9

I'm trying to format the modification time of a file as a string (UTC). The following code compiles with GCC 8, but not GCC 9.

#include <chrono>
#include <filesystem>
#include <iomanip>
#include <iostream>
#include <sstream>

namespace fs = std::filesystem;

int main() {
    fs::file_time_type file_time = fs::last_write_time(__FILE__);
    std::time_t tt = decltype(file_time)::clock::to_time_t(file_time);
    std::tm *gmt = std::gmtime(&tt);
    std::stringstream buffer;
    buffer << std::put_time(gmt, "%A, %d %B %Y %H:%M");
    std::string formattedFileTime = buffer.str();
    std::cout << formattedFileTime << '\n';
}

I tried both decltype(file_time)::clock and std::chrono::file_clock, using both C++17 and C++ 20, but neither of them worked.

$ g++-9 -std=c++2a -Wall -Wextra -lstdc++fs file_time_type.cpp

file_time_type.cpp: In function ‘int main()’:
file_time_type.cpp:12:50: error: ‘to_time_t’ is not a member of ‘std::chrono::time_point<std::filesystem::__file_clock>::clock’ {aka ‘std::filesystem::__file_clock’}
   12 |     std::time_t tt = decltype(file_time)::clock::to_time_t(file_time);
      |                                                  ^~~~~~~~~

The example on https://en.cppreference.com/w/cpp/filesystem/file_time_type mentions that it doesn't work on GCC 9, because C++20 will allow portable output, but I have no idea how to get it working. Shouldn't it work with GCC 9 if I just not use C++20?

I would prefer a C++17 solution with GCC 9, if possible.

4
  • Howard hinnant's date library should be able to print the time directly without conversion to time_t Jun 27 '19 at 10:31
  • @AlanBirtles, thank you for the suggestion. I don't have any third party dependencies yet, so I'm a bit hesitant to add this library just to format a single date. Is there any alternative using the standard library?
    – tttapa
    Jun 27 '19 at 10:37
  • You can use the c++20 date library (which is derived from Howards), its a header only library so using it is just a case of downloading the header from github and including it Jun 27 '19 at 10:52
  • @AlanBirtles: It tried the conversion using Hinnant's date library header file (github.com/HowardHinnant/date/blob/master/include/date/date.h). However, I failed. Simple string conversion is only possible for system_clock but filesystem uses _File_time_clock. Finally, I think it's not an "As can easily be seen" thing. If you know the solution you could maybe post it. This question still has no accepted answer ;-). The current answer is obviously a workaround. Mar 22 '20 at 22:43
7

As system_clock has to_time_t, the easiest way is to convert to it. This is not perfect (due to precision issues), but most of the time good enough and what I'm using on MSVC as well:

template <typename TP>
std::time_t to_time_t(TP tp)
{
    using namespace std::chrono;
    auto sctp = time_point_cast<system_clock::duration>(tp - TP::clock::now()
              + system_clock::now());
    return system_clock::to_time_t(sctp);
}

Update: As I'm not yet able to comment, some clarification on why this works and what can be a problem: It works because the difference between two time points of the same clock is easy, and for the second part, there is an extra template operator+ for duration and time point of different sources (2) and ratio differences will be taken care of in std::common_type.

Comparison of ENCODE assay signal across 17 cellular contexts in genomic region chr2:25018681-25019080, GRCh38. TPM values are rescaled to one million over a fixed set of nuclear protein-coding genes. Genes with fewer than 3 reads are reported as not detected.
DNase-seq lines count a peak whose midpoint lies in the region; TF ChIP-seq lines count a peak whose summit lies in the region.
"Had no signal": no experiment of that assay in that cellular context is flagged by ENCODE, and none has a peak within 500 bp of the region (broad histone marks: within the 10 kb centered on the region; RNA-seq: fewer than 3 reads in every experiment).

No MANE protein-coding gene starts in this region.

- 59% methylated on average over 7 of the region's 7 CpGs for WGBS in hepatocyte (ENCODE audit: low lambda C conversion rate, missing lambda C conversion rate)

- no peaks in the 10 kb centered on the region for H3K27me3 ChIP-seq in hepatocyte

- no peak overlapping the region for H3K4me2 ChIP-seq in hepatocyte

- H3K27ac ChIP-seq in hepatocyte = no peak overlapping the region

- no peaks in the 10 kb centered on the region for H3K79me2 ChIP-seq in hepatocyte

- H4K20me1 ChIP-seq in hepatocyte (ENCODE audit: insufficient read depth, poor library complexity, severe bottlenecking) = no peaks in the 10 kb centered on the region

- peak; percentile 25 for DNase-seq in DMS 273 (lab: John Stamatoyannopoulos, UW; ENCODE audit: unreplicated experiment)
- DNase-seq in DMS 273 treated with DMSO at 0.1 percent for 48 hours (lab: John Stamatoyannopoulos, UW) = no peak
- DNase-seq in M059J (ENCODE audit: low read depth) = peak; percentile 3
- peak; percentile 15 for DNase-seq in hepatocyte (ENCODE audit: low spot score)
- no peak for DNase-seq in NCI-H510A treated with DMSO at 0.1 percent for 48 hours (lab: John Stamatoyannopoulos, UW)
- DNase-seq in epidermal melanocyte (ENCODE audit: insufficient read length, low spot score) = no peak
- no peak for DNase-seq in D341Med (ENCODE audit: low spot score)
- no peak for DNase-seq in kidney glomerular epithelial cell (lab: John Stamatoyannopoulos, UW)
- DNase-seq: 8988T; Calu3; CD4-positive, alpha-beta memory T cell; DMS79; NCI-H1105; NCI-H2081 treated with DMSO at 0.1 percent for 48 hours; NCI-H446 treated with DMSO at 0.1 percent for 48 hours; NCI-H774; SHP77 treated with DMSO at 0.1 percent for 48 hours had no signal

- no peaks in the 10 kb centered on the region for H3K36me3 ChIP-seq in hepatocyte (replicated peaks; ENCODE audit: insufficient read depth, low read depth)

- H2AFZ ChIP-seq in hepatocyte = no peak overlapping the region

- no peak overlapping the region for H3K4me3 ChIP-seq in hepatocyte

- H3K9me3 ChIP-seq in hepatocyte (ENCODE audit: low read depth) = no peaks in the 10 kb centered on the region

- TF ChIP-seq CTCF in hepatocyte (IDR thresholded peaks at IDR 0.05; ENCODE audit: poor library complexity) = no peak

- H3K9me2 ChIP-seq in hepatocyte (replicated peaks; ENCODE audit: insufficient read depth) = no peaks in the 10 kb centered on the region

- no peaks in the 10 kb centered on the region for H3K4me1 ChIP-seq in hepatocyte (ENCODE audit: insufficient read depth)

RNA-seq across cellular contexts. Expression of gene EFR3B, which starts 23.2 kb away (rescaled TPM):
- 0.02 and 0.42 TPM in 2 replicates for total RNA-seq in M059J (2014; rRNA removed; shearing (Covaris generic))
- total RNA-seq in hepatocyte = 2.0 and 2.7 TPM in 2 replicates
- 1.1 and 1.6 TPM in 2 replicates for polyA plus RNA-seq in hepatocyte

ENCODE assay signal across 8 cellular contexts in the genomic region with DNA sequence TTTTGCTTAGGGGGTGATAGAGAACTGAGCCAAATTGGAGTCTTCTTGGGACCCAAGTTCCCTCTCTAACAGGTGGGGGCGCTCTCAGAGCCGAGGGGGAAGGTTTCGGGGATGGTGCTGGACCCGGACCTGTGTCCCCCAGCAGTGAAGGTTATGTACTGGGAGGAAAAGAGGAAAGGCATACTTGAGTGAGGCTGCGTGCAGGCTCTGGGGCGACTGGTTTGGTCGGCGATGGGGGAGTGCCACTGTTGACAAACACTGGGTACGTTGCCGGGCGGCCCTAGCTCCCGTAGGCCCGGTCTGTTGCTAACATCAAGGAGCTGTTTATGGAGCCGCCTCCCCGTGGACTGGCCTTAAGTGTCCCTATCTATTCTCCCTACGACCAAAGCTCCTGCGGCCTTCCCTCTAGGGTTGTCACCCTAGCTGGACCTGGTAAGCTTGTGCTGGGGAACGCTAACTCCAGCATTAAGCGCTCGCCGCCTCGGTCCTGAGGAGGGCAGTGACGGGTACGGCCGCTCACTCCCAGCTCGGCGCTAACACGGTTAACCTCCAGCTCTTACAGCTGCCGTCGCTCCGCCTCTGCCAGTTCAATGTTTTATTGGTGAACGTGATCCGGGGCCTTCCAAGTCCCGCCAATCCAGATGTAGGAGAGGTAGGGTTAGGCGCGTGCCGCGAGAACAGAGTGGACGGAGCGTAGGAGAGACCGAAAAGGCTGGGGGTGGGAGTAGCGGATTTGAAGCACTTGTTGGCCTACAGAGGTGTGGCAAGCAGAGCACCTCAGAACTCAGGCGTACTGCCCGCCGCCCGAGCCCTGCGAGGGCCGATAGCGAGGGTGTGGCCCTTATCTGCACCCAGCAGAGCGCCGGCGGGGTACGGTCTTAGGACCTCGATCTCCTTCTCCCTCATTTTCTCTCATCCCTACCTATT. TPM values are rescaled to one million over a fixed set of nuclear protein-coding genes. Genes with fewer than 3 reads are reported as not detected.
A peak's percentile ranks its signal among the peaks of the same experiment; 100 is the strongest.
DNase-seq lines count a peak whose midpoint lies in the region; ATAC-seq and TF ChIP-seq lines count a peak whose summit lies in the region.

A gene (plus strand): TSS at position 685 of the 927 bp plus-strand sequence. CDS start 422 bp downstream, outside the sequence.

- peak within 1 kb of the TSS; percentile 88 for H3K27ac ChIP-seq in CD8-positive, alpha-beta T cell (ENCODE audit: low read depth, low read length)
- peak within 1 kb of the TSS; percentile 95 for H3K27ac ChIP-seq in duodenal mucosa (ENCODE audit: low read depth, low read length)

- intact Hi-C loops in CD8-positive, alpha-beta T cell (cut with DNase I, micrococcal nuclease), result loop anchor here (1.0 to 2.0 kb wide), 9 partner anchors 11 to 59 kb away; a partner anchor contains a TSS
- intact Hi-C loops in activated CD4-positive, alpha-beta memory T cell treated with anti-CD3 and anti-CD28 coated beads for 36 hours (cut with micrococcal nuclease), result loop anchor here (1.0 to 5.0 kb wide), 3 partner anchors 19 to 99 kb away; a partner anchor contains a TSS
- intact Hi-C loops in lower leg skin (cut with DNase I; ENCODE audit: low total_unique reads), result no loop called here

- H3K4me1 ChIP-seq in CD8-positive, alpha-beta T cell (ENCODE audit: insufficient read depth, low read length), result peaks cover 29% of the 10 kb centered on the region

The remaining issue is, that the two calls to now() are not at the same time, there is a slight risk of introducing a small conversion error due to the time difference between that calls. There is another question about C++11 clock conversions that goes into much more detail on error probabilities and tricks to reduce the error, but if you don't need a round-trip conversion with comparing results, but just want to format a time stamp, this smaller solution should be good enough.

So to complete the answer to the original question:

#include <chrono>
#include <filesystem>
#include <iomanip>
#include <iostream>
#include <sstream>

namespace fs = std::filesystem;

template <typename TP>
std::time_t to_time_t(TP tp)
{
    using namespace std::chrono;
    auto sctp = time_point_cast<system_clock::duration>(tp - TP::clock::now()
              + system_clock::now());
    return system_clock::to_time_t(sctp);
}

int main() {
    fs::file_time_type file_time = fs::last_write_time(__FILE__);
    std::time_t tt = to_time_t(file_time);
    std::tm *gmt = std::gmtime(&tt);
    std::stringstream buffer;
    buffer << std::put_time(gmt, "%A, %d %B %Y %H:%M");
    std::string formattedFileTime = buffer.str();
    std::cout << formattedFileTime << '\n';
}
4
  • why does it work? what if precisions of those clocks are different?
    – fen
    Oct 31 '19 at 20:56
  • @Gulrak it's good practice to incorporate clarifications in response to to comments in the actual answer and not in an additional comment. If you could comment you could write a one-liner to create a ping in the commenter's message box; I'll do that. Nov 4 '19 at 21:48
  • @fen Since Gulrak cannot write comments yet, apparently not even under his own posts: He updated his answer with a response regarding clocks with different ratios. (I assume that was what you asked about.) Nov 4 '19 at 21:49
  • @Peter-ReinstateMonica Sorry, I actually didn't see, that I could already comment my own posts, should have better read the SO introduction. Thanks for pointing me to it and for the ping.
    – Gulrak
    Nov 5 '19 at 5:43

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